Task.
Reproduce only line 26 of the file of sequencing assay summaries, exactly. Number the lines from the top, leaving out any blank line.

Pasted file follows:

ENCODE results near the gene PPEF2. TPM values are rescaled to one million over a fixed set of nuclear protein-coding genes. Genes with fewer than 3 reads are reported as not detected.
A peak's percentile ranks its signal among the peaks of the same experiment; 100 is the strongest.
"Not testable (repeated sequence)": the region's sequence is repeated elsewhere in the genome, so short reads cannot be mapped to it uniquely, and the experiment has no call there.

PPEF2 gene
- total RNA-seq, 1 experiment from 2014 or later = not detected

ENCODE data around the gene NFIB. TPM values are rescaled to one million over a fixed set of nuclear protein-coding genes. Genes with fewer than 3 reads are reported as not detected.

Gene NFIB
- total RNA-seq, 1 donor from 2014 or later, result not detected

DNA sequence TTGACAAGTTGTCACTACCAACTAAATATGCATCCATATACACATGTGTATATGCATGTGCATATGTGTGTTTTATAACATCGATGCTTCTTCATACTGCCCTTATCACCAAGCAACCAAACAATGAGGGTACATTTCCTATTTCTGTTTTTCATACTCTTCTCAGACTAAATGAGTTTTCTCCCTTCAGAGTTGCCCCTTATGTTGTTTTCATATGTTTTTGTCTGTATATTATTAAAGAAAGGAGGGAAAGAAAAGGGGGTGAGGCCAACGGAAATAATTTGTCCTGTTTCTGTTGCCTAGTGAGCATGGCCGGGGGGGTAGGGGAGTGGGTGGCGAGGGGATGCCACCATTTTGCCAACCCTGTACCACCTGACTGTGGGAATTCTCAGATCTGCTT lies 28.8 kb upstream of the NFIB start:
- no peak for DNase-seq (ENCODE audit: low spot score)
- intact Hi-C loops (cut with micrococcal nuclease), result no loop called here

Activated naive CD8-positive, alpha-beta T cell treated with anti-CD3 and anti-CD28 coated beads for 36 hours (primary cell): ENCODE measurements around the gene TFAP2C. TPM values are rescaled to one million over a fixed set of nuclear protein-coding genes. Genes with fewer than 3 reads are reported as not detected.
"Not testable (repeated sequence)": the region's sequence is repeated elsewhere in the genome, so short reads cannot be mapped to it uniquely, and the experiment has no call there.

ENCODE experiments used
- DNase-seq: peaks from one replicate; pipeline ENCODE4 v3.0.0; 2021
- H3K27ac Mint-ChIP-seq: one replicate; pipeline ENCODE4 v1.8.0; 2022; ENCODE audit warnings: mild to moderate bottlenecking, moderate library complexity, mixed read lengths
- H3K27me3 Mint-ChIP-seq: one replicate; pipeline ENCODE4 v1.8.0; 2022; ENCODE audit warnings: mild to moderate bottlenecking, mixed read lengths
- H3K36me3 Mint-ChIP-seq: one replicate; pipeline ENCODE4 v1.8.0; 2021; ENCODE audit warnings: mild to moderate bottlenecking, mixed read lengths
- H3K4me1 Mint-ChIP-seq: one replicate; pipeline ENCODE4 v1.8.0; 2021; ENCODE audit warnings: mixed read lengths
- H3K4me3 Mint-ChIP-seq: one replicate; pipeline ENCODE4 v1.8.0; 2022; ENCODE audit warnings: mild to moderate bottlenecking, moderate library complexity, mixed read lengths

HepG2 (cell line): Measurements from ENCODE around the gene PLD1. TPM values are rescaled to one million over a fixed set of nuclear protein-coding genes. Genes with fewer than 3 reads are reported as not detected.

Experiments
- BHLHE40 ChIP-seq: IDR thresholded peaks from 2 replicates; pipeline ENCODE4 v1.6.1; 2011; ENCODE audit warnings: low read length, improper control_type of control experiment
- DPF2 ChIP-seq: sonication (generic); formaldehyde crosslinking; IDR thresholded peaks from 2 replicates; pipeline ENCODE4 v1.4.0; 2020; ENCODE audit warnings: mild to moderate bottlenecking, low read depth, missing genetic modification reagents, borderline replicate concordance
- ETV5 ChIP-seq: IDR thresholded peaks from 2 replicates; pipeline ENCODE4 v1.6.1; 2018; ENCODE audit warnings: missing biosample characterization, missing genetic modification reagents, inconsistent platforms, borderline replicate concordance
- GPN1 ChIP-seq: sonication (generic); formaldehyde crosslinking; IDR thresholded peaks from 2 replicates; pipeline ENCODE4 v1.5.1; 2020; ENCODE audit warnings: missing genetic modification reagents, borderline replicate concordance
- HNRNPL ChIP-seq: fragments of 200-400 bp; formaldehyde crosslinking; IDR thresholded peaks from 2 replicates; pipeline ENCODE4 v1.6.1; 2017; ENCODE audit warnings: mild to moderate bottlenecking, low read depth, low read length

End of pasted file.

- GPN1 ChIP-seq: sonication (generic); formaldehyde crosslinking; IDR thresholded peaks from 2 replicates; pipeline ENCODE4 v1.5.1; 2020; ENCODE audit warnings: missing genetic modification reagents, borderline replicate concordance